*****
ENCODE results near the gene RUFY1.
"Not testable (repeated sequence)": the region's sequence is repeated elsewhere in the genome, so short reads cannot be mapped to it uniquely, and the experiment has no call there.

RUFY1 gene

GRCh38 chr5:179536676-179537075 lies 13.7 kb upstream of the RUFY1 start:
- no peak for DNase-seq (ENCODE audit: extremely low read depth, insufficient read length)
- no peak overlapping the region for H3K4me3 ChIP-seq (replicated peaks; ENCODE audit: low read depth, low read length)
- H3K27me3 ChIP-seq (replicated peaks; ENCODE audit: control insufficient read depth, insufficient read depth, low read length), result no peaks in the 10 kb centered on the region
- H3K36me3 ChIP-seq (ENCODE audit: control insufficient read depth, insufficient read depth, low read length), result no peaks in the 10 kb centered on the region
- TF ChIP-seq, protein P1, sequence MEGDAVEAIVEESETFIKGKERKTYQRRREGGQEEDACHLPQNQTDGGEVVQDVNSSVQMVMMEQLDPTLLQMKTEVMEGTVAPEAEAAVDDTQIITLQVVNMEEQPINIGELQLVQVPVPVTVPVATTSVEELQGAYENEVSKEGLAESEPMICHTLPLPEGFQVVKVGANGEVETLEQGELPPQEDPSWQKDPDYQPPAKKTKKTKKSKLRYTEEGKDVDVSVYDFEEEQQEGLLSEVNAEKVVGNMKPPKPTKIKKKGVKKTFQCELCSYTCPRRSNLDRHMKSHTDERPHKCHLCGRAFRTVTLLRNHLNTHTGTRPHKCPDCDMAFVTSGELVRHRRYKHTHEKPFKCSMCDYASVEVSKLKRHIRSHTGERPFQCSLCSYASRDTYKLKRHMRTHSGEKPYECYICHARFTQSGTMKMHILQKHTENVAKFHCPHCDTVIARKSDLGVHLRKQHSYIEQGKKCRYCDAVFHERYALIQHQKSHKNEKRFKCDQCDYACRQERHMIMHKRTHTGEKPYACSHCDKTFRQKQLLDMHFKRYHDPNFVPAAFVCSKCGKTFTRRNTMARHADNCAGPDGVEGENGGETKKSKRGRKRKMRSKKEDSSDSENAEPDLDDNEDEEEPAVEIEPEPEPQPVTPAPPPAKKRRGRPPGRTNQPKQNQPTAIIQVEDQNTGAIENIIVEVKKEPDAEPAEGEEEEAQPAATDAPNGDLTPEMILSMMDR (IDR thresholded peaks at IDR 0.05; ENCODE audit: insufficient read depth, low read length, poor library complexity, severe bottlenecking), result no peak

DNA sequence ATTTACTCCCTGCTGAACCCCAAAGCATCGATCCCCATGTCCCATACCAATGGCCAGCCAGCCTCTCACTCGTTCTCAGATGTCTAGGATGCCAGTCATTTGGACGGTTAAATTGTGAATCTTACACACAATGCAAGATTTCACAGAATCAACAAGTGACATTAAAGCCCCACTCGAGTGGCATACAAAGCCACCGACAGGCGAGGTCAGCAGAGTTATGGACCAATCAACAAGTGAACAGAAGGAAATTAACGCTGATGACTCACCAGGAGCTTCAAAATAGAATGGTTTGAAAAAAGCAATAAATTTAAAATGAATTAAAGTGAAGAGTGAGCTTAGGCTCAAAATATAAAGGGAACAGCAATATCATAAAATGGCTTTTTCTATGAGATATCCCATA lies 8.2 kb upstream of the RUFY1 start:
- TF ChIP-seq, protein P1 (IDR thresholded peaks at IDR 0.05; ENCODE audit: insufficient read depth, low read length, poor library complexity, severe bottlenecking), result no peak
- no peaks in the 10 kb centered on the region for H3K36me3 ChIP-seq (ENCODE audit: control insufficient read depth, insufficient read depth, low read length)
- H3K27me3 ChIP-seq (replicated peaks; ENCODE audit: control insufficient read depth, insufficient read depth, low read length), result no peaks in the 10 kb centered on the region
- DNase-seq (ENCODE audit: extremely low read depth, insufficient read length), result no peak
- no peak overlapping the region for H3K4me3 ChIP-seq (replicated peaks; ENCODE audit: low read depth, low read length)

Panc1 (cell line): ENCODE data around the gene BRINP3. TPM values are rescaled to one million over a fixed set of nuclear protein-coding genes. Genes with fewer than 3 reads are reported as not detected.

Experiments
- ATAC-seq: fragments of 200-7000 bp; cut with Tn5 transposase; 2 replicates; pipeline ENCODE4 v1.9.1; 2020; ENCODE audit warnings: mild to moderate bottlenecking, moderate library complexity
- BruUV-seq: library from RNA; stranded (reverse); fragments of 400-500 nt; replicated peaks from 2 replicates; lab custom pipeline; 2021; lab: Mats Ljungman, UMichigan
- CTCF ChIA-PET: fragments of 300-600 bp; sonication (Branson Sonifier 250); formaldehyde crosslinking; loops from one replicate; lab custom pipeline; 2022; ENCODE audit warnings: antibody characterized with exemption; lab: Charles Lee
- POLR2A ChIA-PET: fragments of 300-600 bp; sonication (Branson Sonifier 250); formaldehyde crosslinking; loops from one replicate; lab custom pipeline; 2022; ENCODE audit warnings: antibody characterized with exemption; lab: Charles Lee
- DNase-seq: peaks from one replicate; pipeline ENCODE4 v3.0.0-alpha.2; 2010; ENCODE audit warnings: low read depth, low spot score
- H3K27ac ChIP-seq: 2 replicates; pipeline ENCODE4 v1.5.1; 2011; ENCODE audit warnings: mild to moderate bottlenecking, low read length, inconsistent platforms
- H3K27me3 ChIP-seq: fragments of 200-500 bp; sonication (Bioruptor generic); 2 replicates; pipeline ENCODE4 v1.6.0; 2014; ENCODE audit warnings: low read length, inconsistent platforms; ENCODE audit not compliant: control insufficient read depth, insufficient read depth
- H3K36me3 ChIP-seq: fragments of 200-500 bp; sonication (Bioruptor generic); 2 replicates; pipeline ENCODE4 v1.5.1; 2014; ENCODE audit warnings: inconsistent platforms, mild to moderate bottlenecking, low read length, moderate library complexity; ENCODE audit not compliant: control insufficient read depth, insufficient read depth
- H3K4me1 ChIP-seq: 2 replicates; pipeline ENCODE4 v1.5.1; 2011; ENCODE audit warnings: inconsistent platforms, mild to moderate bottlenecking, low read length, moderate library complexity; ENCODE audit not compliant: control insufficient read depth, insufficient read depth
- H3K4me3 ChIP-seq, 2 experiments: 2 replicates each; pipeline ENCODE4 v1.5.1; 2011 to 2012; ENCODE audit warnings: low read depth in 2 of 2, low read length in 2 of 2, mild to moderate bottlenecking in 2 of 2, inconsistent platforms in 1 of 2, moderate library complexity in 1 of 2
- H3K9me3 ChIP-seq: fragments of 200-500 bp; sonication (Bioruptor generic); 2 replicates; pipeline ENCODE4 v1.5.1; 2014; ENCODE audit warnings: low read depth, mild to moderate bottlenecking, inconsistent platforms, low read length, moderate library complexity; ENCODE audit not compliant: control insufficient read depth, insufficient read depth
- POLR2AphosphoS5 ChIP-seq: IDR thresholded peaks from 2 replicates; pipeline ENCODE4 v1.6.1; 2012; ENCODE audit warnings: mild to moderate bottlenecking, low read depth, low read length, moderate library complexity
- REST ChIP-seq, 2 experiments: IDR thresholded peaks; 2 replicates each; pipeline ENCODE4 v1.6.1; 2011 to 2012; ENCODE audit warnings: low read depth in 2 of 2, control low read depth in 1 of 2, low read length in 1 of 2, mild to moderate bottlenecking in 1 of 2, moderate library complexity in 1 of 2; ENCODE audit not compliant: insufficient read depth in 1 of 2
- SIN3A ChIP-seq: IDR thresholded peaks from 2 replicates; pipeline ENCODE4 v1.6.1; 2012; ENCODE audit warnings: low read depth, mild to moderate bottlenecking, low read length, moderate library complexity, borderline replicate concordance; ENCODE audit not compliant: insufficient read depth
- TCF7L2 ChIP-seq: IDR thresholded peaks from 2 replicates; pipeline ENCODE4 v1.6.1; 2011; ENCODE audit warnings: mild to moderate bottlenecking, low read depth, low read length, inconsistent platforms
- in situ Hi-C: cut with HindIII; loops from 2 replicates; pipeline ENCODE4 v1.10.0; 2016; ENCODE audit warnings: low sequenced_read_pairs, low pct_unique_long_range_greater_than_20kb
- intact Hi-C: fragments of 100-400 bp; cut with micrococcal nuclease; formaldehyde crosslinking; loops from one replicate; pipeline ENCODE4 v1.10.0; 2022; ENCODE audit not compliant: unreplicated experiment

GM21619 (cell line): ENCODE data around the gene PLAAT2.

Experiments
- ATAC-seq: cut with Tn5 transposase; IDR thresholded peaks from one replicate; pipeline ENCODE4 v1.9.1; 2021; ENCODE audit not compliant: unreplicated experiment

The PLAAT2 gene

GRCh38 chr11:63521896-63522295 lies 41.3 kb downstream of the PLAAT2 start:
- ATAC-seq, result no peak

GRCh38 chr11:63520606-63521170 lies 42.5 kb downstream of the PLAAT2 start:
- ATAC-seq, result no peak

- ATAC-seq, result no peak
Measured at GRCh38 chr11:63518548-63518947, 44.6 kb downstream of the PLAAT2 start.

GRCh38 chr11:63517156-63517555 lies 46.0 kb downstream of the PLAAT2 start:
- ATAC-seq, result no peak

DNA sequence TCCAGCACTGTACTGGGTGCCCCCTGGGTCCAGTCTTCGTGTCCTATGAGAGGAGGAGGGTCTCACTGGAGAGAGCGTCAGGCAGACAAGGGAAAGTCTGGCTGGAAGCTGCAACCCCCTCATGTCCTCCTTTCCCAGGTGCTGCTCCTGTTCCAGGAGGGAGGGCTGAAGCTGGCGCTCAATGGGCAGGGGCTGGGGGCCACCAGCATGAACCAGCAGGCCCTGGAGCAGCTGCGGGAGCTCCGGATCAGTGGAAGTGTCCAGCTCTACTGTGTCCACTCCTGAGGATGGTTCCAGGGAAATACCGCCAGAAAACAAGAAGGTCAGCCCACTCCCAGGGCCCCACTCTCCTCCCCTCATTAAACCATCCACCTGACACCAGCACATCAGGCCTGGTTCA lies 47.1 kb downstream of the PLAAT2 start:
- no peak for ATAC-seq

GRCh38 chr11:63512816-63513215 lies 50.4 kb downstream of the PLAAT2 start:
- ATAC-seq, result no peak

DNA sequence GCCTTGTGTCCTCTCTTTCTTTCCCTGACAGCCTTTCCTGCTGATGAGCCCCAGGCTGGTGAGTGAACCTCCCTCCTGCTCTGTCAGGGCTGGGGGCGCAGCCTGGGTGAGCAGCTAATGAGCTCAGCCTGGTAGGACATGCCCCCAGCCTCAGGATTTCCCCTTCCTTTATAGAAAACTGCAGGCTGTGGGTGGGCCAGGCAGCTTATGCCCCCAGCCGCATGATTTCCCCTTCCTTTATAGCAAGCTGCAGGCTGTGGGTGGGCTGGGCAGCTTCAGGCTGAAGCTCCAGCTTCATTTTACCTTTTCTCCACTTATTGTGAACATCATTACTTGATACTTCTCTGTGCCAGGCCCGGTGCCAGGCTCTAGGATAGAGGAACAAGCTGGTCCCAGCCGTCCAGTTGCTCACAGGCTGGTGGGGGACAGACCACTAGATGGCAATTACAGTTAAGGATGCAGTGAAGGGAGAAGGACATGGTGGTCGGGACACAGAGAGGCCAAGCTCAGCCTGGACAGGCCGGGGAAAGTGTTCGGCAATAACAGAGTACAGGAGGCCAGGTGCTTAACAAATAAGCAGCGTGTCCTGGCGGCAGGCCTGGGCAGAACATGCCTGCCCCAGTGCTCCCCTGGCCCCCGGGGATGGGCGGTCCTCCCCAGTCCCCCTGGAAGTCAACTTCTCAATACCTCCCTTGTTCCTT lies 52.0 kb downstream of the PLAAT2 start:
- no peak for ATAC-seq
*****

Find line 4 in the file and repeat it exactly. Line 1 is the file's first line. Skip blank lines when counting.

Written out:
GRCh38 chr5:179536676-179537075 lies 13.7 kb upstream of the RUFY1 start: